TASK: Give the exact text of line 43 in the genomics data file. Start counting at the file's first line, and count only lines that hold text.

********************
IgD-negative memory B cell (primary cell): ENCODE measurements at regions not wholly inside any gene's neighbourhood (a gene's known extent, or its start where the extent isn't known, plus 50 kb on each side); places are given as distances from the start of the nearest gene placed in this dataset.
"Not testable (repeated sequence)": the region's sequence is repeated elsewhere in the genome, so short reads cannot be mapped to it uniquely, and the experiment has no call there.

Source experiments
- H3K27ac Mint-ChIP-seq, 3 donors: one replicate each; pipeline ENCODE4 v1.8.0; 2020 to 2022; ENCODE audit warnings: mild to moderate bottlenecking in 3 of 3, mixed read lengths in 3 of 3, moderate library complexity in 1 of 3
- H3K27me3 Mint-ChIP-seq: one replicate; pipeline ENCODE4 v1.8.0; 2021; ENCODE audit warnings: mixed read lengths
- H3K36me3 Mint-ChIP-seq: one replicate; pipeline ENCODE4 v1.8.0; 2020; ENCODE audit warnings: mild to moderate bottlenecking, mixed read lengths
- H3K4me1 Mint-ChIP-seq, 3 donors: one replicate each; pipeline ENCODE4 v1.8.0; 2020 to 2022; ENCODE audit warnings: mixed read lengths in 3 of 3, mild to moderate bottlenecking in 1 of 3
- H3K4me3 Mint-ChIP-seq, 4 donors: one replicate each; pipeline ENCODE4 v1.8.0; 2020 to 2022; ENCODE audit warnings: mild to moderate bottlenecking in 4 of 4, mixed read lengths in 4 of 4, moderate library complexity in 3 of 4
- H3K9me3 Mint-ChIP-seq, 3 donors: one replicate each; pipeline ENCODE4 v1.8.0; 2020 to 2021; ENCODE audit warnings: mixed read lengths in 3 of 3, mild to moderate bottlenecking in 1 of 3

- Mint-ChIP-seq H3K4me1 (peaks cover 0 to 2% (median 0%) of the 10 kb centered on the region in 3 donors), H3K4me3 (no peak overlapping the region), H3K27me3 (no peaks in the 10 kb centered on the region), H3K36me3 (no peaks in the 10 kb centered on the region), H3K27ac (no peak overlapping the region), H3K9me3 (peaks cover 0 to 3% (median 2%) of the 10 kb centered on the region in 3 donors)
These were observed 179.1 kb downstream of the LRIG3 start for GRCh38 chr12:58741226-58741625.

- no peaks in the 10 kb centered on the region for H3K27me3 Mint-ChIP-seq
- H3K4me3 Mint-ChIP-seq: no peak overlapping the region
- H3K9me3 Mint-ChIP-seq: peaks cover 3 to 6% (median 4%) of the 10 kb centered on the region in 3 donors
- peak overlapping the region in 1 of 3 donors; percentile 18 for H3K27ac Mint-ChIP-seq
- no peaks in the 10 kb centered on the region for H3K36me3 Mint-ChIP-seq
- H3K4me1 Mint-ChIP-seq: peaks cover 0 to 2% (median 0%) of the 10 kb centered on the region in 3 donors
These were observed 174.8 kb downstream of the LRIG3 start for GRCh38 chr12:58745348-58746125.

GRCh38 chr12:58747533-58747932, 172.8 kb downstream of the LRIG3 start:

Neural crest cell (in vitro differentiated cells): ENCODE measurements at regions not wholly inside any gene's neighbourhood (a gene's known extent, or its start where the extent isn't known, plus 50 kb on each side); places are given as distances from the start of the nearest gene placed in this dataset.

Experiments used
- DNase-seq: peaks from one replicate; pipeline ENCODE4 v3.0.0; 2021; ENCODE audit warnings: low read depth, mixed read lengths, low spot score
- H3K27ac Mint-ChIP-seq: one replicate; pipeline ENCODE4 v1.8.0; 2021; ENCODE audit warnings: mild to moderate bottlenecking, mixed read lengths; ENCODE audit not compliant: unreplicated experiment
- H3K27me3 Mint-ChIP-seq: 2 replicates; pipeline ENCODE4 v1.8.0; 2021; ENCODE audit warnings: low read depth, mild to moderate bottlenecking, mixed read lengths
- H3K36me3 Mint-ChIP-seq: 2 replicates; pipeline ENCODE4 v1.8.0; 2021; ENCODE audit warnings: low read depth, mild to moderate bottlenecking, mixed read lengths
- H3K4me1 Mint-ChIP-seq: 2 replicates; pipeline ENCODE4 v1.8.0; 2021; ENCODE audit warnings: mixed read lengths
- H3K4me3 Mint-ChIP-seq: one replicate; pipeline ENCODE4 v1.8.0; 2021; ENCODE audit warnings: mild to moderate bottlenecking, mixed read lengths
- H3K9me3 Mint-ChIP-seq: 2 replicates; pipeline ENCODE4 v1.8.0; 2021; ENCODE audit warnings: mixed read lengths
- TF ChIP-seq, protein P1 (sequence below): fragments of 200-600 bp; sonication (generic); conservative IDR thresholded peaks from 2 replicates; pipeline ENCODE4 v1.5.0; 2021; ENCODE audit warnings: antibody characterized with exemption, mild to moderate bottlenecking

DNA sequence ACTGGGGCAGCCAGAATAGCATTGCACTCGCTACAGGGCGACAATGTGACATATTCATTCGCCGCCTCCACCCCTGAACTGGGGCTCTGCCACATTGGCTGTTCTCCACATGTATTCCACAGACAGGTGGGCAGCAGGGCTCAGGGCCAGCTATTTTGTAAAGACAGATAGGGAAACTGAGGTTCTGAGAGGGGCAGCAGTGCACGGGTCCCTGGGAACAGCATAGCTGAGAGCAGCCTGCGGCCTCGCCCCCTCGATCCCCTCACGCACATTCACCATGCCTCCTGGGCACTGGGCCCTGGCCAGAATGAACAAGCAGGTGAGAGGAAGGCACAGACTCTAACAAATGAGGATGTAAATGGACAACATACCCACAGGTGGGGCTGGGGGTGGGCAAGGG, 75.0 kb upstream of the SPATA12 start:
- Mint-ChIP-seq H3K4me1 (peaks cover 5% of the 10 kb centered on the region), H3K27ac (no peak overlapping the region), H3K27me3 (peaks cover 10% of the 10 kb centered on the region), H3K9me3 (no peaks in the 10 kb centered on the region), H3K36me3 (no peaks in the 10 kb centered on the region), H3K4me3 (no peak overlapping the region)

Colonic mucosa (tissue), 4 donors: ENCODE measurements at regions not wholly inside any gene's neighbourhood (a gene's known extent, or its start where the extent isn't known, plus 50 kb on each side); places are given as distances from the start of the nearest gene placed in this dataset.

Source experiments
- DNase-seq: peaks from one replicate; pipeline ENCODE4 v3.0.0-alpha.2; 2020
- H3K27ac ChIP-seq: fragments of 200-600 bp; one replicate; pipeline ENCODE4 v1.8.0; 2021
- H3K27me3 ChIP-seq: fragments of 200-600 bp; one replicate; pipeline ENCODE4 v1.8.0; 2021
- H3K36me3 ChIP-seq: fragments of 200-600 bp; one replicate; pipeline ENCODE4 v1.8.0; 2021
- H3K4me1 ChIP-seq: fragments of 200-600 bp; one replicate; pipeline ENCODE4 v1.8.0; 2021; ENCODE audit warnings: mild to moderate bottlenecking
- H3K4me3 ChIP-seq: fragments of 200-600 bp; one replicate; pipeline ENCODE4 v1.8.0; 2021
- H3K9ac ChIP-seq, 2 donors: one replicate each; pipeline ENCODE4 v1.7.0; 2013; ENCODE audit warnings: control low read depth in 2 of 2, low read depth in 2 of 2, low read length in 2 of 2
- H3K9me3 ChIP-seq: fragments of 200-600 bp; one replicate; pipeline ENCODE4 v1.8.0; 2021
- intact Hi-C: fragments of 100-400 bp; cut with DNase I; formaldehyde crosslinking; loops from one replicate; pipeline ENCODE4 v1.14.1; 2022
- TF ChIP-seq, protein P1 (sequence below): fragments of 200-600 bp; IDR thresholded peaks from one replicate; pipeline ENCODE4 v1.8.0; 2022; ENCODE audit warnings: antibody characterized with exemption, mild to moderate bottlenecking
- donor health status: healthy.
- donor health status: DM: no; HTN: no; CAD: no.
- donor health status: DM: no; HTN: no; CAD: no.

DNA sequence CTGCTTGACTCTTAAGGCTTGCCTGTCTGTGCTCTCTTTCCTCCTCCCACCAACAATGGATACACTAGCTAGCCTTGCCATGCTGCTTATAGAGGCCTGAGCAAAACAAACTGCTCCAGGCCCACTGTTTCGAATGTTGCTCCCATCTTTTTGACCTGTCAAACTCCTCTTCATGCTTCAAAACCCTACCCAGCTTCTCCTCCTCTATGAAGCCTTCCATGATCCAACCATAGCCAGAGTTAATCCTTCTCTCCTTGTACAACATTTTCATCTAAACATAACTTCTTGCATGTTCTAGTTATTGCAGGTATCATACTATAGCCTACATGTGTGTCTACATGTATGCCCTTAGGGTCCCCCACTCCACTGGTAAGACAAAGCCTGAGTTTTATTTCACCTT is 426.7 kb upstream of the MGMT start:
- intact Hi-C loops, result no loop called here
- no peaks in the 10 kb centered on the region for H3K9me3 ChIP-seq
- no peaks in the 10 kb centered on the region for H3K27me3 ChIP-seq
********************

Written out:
- TF ChIP-seq, protein P1 (sequence below): fragments of 200-600 bp; IDR thresholded peaks from one replicate; pipeline ENCODE4 v1.8.0; 2022; ENCODE audit warnings: antibody characterized with exemption, mild to moderate bottlenecking